- Using improper or abusive language in the ring or disrespecting the referee’s instructions
- Attacking the opponent at intervals when he is under the care of the judge or after the bell has announced the end of the assault
- Use some slippery substance on the body
Even before stepping into confrontation, a competitor accepts a certain format, typically composed of a definition of the enclosure ring, the rules for participation, the characteristics of the participants, the equipment that they can use…
In the case of MMA, or in Martial Arts competitions, the confrontation takes place in a round, square, hexagonal or octagonal enclosure with a fence or safety area that prevents practitioners from being thrown out. The same applies to other types of contact sport.
When an athlete is thrown against the ground or against the boundaries of the ring, or throws himself or herself on the ground in order to gain an advantage, he is not properly falling on a cement floor, tar or stones, he is not in danger of hitting on a sidewalk, of falling into a hole or of hitting a car, wall or brick wall, it will not be cut with glass, trash, etc. … He is protected by the relative security of being in a controlled environment.
When an athlete enters in one of these competitions, he is not subject to the interruption of friend, relative or acquaintance who decides to enter the contest. Usually these competitions are 1 to 1, the attentions can be totally focused on the opponent that is ahead of us without worry of a possible friend coming from behind and grabbing or hitting us.
Every athlete, when entering a competition, must have a series of constraints on the equipment that he can use, either to protect him or to cause damage. By default, the more contact there is, with or without the use of weapons, the more damage can be done, the more protective equipment will be used. Cockles, pectorals, teeth protections, helmets, shin guards, are examples we all know and got used to see in competitions.
We are usually sure that no one will grab a chair or a stick, that the opponent does not carry a white weapon or a firearm. The dispute will not turn into a scenario of armed combat.
In the street there are many obstacles, many objects that can be used as a weapon, and you never know what weapons may be hidden in the opponents, and the only protection we use is the clothing of the everyday life.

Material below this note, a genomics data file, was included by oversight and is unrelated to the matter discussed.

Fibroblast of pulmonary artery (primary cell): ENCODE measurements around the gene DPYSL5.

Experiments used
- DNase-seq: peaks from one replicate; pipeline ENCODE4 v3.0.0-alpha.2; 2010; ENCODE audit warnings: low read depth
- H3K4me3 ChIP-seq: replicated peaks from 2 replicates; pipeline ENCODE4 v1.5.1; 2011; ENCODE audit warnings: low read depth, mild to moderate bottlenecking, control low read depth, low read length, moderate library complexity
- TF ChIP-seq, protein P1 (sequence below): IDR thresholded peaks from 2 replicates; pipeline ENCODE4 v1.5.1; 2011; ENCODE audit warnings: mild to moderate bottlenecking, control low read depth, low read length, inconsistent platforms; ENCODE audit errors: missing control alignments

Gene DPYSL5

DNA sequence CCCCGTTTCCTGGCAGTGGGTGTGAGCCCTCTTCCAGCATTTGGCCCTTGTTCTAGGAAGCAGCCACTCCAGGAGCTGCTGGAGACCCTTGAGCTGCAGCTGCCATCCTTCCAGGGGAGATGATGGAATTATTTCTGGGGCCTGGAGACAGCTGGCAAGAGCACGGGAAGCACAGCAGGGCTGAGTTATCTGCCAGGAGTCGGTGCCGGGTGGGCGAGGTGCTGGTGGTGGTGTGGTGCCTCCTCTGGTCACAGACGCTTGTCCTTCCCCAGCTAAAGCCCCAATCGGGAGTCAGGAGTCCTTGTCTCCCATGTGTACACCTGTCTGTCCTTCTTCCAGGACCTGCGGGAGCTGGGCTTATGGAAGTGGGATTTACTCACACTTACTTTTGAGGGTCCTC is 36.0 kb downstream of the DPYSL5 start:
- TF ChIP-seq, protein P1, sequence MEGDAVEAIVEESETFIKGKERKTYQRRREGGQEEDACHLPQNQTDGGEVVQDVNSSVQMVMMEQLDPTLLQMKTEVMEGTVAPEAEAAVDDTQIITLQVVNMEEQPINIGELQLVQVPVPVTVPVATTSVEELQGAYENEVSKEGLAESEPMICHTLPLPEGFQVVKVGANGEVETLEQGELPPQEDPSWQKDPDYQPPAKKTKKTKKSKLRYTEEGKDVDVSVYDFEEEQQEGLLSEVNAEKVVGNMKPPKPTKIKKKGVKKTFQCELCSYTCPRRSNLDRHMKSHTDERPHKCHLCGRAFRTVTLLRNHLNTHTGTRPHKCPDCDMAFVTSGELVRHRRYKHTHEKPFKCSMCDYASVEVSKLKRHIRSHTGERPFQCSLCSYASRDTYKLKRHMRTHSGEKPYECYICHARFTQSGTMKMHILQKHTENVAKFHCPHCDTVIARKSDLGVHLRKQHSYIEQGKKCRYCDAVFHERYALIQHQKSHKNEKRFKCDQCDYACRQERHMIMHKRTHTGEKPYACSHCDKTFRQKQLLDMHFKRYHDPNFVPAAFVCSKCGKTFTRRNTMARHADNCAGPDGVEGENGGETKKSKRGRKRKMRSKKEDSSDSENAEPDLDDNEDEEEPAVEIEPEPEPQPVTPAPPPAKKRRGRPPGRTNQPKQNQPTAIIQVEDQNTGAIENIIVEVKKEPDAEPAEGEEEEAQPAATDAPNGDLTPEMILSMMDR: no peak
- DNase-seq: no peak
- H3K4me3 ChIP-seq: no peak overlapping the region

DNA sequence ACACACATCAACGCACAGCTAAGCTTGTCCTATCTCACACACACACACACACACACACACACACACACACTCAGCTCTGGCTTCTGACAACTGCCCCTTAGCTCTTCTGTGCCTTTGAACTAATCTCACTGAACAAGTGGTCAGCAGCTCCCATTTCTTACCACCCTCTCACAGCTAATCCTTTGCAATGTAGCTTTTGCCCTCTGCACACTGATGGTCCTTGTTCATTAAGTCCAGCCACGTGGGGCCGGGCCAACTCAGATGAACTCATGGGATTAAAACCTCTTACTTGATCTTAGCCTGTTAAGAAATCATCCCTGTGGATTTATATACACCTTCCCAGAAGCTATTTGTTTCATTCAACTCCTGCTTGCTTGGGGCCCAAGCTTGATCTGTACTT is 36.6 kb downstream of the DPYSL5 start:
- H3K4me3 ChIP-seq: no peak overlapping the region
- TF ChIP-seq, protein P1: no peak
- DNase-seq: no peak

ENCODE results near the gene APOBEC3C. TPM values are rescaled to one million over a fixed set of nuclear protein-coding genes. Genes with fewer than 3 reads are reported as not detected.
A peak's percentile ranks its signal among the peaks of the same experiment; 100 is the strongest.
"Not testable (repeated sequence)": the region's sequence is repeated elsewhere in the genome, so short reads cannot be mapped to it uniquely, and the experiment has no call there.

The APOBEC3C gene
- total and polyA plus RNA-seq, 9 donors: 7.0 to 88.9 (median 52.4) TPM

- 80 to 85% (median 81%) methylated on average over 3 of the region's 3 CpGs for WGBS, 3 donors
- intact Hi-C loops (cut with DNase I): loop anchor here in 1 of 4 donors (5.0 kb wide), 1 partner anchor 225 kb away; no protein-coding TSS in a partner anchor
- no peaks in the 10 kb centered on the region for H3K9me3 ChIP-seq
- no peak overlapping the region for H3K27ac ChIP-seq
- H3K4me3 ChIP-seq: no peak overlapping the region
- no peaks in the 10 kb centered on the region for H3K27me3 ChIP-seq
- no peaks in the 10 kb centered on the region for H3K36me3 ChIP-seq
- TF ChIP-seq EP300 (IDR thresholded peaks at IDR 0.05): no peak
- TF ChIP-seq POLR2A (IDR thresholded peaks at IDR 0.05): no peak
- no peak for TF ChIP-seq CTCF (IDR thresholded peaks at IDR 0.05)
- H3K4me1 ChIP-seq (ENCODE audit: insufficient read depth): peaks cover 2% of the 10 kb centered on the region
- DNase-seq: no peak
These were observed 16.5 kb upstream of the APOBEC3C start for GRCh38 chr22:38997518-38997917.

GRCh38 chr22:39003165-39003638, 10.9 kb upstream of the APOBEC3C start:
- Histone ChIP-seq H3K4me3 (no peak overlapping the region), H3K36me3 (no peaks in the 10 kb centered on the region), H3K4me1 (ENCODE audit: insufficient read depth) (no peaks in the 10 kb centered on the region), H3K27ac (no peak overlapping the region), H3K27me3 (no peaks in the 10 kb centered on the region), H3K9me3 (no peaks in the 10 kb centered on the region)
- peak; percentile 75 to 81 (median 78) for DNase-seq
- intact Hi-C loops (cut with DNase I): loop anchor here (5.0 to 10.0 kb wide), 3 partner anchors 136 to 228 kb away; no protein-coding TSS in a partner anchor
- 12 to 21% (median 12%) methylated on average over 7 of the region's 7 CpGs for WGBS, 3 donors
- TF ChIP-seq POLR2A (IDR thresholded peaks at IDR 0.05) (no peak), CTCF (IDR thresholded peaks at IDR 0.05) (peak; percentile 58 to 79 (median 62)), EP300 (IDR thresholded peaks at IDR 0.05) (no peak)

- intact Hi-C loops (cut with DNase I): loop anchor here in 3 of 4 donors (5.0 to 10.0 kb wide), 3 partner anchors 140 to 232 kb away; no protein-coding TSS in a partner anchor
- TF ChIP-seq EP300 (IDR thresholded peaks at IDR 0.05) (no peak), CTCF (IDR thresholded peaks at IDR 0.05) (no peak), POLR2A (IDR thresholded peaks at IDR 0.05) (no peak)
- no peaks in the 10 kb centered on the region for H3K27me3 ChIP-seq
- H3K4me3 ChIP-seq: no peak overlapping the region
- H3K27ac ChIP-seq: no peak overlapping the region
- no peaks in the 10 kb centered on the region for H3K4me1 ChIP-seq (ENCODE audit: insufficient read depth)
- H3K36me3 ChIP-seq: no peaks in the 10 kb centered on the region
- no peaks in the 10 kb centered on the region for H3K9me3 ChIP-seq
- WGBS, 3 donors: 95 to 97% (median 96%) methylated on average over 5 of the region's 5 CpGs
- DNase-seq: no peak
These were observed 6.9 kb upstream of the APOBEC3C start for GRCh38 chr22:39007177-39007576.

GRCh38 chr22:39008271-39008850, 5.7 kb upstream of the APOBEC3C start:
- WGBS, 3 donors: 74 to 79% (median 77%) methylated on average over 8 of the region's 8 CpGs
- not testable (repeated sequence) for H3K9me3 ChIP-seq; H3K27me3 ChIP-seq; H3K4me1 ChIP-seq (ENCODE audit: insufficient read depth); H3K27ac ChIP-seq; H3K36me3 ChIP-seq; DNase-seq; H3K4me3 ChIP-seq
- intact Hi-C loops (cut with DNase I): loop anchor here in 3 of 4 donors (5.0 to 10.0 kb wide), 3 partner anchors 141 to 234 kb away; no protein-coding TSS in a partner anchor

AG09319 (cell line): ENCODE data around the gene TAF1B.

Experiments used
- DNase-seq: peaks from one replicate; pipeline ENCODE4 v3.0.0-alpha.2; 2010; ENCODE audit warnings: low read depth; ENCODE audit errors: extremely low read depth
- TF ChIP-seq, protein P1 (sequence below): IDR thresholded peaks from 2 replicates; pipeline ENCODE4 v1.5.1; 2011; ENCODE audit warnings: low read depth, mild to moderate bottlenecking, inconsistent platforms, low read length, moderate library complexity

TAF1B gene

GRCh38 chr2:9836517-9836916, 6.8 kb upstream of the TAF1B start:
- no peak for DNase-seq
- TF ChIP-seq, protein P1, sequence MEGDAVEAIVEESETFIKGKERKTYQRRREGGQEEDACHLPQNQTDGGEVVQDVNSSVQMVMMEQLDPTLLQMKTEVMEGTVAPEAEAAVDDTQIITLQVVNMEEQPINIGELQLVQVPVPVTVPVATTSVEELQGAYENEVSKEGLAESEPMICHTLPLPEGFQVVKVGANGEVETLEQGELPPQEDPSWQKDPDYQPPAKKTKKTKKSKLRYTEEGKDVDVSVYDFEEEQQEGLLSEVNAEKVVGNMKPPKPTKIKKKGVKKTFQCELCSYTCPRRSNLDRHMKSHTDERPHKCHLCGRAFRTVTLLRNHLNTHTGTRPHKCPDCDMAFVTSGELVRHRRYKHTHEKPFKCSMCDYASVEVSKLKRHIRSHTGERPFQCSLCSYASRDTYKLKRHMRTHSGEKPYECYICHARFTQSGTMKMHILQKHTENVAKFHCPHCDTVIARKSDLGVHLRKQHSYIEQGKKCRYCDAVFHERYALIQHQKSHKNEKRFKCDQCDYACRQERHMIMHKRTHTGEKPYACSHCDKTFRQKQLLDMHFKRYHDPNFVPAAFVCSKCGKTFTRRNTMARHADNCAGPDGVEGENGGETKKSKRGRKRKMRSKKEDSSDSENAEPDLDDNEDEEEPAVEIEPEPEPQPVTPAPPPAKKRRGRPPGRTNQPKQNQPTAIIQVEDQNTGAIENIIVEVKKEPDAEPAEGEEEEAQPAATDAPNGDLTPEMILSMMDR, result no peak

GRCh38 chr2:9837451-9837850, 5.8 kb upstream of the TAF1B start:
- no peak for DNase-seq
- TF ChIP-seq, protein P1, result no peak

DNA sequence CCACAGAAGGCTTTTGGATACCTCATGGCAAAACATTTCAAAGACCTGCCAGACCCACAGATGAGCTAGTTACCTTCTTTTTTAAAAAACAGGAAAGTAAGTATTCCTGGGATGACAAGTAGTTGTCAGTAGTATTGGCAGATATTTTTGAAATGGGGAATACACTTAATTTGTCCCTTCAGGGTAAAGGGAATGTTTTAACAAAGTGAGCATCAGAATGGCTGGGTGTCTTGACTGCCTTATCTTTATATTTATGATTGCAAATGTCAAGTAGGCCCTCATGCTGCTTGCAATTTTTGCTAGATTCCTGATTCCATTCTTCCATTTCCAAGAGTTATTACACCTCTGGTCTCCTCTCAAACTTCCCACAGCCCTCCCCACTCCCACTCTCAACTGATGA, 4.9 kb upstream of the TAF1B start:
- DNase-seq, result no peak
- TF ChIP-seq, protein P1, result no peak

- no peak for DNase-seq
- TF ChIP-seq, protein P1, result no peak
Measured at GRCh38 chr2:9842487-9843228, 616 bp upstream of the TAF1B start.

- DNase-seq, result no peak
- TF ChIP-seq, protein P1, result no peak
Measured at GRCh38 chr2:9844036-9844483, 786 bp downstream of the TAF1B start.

Categories of weight and separation by gender make competition fairer, valuing the technique and placing athletes on an equal place. Competitions become more attractive. However, the same is not true in situations of aggression. If we look at crime statistics in Portugal and elsewhere, we will find that in most situations reported to the Police the physical aggressor usually benefits from a considerable physical difference, either by size, sex or age (besides social and economic factors), is often armed and / or does not come alone. The fact that we are in an urban environment and living in society implies that we are not alone; sometimes we are surrounded by friends, but also by potential aggressors.
We have had a number of examples of this recently on television, even in the youth.
Of course my intention is not to belittle MMA, Traditional Martial Arts, modern combat systems, combat sports, etc … Some practitioners yes, the ones who have the illusion they know everything, and those who lack modesty. This makes it impossible for them to realize that although what they do is more or less effective in situations they face in competition, unless they have tried it on the street against opponents who actually wish to do them harm, they should be careful about what they sell online or in person to the students who listen to them.
To the rest of us, I can guarantee that there is space and number of interested parties more than enough for all of these genres. If nothing else, by the practice of physical exercise, by the organization or principles, continue to dedicate yourself to your training with loyalty and respect for your effort and dedication, yours and the efforts of your fellow athlete, I believe there is no training or physical exercise more complete than the Martial Arts (they have an obligation to be).